all bst ~ m
Date: Mon, 4 Aug 2003 01:56
Subject: [chi-improv] overnight review 8/3
Too much storm debris for a late-night skate, and it doesn't seem efficient to drive to another neighborhood just for that, plus there's that whole 5:30 in the morning get-up-and-go-to-work thing....
Does this mean you will get a slightly longer paragraph containing even more adjectives? Don't count on it, driving home on the Kennedy I am forced to reflect on the similarities between my ranting and the drunks on the road: pointless lane changes, speed up, slow down, back and forth, do they even know where they're going?
Most groups I would like to see performing live before I make a judgement on their music. It's not how faithfully the record is recreated, or even the entertainment factor; prancing dorks do not necessarily trump a laptop artist playing solitaire while the prerecorded soundtrack plays - and I am definitely not saying that I doubted the sincerity of Animal Collective. I was just looking for some kind of context for them, another hard to categorize duo from the east. Sort of ecstatic-folk-personal-noise-portable-druggy-psych-tunes with a high degree of intentional arrangements, unison singing, things that sound more scattered than they really are. They are working it pretty good, starting from a Flying Saucer Attack approach. I guess what I'm looking for is a psychic investment by the artist, not just sweaty t-shirts. They show it by how they listen, not by how they play. Zbigniew Karkowski had that intensity, for example. I saw Goldfrapp at Schuba's a while back, the record was ok, but found out that almost all the inputs to the mixing board were from an ADAT (pre-recorded). Mannequins. Well, you'll have another chance to hear Animal Collective in less than 3 weeks - they will be opening for Múm at the Logan Square Auditorium. They are young, but seem to have a lot of confidence, so maybe they will be as good in a large room as they were Sunday at the Empty Bottle. Just about time for a bi-polar change of subject, if you have a turntable then you must get the Peter Brötzmann/Walter Perkins 'The Ink Is Gone' LP on Eremite, I don't care how much Brötzmann you already own, you need this. Thank you and good-night.
all bst ~ m
Date: Sat, 27 September 2003 16:23
Subject: [chi-improv] ornette loft party
Many of you are probably dying to find out what went down last night - as I was -
Altho I was at the Empty Bottle/Wire show myself, I'll pass along what I heard -
I heard the Symphony Center show was great -
I heard that the afterhours set at Kahlil El'Zabar's space featured Ornette as the quest of honor, who was presented with an award, however he did not play. A $20 donation was requested. I heard the music was good, with Kahlil conducting; which would be convenient if you're a control freak and it happens to be your space.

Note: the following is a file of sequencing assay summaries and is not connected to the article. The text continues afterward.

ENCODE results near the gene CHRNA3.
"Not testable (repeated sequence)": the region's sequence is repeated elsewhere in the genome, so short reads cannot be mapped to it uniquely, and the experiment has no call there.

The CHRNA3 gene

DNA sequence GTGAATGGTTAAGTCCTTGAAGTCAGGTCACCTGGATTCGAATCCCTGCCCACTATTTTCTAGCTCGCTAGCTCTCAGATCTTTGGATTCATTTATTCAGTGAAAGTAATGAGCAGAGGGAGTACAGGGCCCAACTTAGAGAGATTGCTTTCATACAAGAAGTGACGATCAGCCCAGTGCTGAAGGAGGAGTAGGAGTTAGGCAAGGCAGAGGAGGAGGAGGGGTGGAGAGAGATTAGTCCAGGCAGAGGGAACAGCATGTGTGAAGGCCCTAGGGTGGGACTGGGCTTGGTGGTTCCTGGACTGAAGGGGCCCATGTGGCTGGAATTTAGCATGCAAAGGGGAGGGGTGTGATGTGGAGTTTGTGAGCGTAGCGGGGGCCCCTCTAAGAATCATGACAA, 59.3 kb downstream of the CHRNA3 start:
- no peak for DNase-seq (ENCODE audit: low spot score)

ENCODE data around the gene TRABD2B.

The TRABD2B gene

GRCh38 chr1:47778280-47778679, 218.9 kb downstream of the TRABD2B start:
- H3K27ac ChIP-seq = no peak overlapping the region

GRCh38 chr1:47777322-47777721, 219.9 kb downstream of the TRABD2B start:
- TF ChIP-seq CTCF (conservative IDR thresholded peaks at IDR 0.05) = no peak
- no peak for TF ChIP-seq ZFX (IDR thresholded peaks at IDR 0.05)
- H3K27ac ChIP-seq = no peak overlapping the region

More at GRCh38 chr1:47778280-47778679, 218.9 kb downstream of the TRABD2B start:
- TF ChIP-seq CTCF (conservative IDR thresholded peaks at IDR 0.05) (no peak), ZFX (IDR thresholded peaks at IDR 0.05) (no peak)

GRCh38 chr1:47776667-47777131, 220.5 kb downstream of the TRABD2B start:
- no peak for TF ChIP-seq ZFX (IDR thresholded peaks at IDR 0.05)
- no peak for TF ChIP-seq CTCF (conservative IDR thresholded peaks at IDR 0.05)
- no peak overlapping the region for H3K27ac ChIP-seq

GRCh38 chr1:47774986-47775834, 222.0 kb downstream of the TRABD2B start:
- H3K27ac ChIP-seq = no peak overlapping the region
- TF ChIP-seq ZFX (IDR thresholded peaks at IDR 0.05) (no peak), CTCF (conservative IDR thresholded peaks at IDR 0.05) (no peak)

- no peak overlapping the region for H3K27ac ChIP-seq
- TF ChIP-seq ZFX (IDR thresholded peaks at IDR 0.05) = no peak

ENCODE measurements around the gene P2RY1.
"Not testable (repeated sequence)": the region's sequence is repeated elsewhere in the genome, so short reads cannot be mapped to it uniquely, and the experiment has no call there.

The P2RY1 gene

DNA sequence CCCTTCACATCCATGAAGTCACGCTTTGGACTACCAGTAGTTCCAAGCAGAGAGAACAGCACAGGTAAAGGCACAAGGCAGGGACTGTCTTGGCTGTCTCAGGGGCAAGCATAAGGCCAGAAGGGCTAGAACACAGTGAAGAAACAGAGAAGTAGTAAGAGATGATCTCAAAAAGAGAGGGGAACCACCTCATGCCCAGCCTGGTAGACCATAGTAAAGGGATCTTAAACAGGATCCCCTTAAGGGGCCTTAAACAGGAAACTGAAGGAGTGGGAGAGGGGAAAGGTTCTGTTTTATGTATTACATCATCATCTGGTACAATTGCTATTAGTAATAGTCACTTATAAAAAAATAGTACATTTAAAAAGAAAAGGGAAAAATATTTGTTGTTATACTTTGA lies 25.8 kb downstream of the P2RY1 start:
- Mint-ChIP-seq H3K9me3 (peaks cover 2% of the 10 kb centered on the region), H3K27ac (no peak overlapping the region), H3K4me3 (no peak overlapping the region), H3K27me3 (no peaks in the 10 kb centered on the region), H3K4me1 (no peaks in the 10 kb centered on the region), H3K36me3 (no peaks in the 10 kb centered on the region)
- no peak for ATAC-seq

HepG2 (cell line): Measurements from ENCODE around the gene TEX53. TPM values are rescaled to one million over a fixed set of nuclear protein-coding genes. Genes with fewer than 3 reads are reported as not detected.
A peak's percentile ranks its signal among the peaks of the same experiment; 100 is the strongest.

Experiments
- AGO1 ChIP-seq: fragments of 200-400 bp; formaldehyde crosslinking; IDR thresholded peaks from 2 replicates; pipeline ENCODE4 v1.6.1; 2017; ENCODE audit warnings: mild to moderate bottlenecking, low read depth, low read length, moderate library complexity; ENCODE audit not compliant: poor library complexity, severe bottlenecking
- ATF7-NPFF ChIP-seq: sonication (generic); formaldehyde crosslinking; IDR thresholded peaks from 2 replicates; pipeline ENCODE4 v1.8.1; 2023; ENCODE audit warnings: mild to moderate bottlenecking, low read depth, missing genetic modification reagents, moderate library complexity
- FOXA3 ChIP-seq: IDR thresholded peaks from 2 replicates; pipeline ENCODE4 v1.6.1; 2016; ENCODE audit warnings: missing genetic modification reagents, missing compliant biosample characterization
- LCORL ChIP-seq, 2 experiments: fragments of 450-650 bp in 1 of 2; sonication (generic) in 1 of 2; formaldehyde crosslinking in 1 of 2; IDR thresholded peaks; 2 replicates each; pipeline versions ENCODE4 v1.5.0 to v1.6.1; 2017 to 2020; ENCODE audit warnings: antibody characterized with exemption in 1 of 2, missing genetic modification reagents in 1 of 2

OK now for what I do know about first hand - John Butcher with Kaffe Matthews and Andy Moor (of Ex) played a great opening set for the third night at the Empty Bottle. They had not played before as a trio, and their separate styles would not be natural chemistry - kind of prickly - and the beauty was in the unexpected combinings. John's solo set at Fred's place this afternoon was also fine and beautiful, in a more 'traditional' way -
Overall the Adventures in Modern Music Festival is a wild success with two nights remaining, bands covering as much of a variety as the fringe could allow in a few short nights. The only relative disappointments have been those acts who didn't fully take advantage of this great opportunity to be truly adventurous.
Don't forget about all the other fabulous stuff on the periphery - the Under The Wire events are totally inspired and complimentary -
more later - maybe -
all bst ~ m
Date: Thu, 27 November 2003 12:36
Subject: [chi-improv] overnight
The long-awaited and much anticipated Full Blown Trio show last night at the Viaduct Theater in Chicago deserves a few well chosen words - indeed there was a plethora of heavyhitter music writers in attendance, so maybe in time those words may appear; until then I may as well continue to spew my sporadic half-formed impressions....
(fire up the la Pavoni Europicolla and start typing, rinse, repeat... )
This on-again, off-again booking combined with the untested venue had many of us in suspense as to the presentation, happily the spirit of improvisation surmounted the minor rough spots. Kudos to Mike Reed (Hungry Brain) and Pete Toalson (Empty Bottle) for overcoming the primary obstacle of finding a place. The Viaduct was a great room for this show, with about 75 seats completely filled during the first set, with additional chairs brought out during intermission. The stage was small, but the wood surfaces reflected the natural sound nicely, which is very important for a jazz trio. The sound system was minimal, but filled in the piano when the drums started building. A nicely balanced, mostly acoustic blend. The piano was marginal, but they worked on it while the crowd patiently lined up. A nice little friendly bar, off the main room, so it was another plus that the dispensing of cocktails didn't intrude. The theater management was on the ball as far as lighting and shutting off the blowers during the performance. Also no second hand smoke - what a relief!